■ Internet Advertising. A federal judge in Louisiana struck down two rules regulating Internet advertising, saying such restrictions violate the First Amendment. However, he also stated that “The Internet presents unique issues related to advertising which the state simply failed to consider in formulating this rule.” This could have longrange implications around the country.

■ Knowledge Management . Up to now, and despite profit problems, it’s mostly been large firms that devote sufficient resources to KM. Benesch is one midsize firm that is far along the curve owing to CMO Jeanne Hammerstrom’s leadership.

■ Marketing Departments. Many of the largest firms have sharply reduced staff including, or starting with, the CMO. A huge mistake. However, other firms are trying to fill their CMO vacancies.

■ Business Development Coaches. They continue to be in great demand despite cuts in firm marketing budgets.

■ Client Audits. Slowly but steadily more firms are recognizing these audits are essential. Some managing partners can do them effectively while a growing number of firms are retaining outside consultants to conduct them. Why? Clients will speak more openly to someone who is not part of the firm or at least not the responsible partner.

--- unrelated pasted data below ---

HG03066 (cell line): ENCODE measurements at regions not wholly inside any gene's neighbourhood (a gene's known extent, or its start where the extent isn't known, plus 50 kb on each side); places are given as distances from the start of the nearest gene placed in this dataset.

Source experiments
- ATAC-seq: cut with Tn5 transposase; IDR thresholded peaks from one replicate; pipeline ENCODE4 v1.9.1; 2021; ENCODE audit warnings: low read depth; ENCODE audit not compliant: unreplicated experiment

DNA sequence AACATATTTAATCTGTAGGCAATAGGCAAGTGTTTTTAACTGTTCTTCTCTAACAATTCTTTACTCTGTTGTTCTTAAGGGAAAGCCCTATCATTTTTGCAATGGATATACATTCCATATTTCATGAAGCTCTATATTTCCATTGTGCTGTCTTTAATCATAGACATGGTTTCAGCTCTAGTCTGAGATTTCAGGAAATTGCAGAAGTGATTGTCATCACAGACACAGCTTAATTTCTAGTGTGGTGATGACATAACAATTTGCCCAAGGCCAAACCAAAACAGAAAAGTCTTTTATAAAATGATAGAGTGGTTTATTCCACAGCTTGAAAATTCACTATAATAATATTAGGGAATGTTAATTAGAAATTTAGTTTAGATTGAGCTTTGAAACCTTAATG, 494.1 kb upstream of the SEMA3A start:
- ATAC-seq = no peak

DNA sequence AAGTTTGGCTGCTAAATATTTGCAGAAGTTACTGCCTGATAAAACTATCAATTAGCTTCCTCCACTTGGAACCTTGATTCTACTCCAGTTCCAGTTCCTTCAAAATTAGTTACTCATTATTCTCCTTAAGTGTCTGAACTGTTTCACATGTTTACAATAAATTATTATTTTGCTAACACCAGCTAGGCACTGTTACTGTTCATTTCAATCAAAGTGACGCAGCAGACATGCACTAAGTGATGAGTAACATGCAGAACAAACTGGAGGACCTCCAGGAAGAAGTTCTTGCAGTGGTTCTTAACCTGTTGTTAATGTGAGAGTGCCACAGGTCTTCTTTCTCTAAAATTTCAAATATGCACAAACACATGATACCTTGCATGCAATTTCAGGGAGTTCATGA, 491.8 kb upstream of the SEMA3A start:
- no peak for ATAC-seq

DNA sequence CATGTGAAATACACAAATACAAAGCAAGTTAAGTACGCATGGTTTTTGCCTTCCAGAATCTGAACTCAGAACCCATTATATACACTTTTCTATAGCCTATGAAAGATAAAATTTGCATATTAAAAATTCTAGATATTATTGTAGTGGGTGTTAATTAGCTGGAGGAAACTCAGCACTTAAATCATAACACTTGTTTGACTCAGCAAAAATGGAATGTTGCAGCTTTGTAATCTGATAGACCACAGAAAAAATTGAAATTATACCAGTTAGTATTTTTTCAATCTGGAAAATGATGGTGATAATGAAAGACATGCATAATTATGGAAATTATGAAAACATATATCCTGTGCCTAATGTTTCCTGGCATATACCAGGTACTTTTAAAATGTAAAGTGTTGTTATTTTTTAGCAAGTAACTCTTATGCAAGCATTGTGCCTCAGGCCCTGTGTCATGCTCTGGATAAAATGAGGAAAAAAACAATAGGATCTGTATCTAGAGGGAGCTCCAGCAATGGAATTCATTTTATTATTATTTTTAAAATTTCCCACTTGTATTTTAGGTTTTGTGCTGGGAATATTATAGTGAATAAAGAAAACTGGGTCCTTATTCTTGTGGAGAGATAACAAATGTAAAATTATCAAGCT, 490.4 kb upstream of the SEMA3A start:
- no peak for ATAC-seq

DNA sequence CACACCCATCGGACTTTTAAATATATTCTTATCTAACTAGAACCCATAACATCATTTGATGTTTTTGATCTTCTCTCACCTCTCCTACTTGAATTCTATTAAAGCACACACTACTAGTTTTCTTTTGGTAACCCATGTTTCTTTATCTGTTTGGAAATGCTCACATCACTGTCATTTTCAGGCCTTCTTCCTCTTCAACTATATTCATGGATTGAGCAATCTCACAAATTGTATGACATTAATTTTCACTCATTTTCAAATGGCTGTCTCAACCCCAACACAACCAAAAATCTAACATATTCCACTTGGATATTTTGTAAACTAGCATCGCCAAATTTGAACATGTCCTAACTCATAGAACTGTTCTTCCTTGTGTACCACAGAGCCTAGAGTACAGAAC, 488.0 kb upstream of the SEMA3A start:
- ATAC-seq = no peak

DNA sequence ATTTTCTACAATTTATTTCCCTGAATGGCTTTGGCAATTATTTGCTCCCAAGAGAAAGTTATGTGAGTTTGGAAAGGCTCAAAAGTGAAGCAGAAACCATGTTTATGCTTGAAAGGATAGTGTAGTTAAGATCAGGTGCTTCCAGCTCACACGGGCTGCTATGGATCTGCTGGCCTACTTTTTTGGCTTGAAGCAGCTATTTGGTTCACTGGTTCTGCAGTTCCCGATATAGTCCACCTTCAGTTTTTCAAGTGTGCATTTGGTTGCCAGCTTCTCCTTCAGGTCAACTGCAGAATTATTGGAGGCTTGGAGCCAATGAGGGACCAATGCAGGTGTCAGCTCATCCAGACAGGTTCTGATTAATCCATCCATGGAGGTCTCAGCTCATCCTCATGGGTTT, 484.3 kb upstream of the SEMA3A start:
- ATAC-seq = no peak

■ Client Teams. More firms are adopting them but many are having trouble getting the teams to be productive. Some firms feel it’s a compensation issue. Others are looking for a complete practice/client/knowledge management system that’s much more than just CRM.

■ Surveys. In October Fulbright & Jaworski published its Sixth Annual Litigation Trends Survey. For years, surveys on issues and trends have been a key marketing strategy for accounting firms. Will more law firms add this proven strategy to their marketing programs?

■ Revised N.J. Ethics Rule. The New Jersey Supreme Court has changed the ethics rules to allow lawyers to tout their designation as “Super Lawyers” and “Best Lawyers in America.”


■ MidLaw and SmallLaw. The survival and recognition of smaller and midsize firms has been the most significant development in the legal profession this year. Watch for it to continue.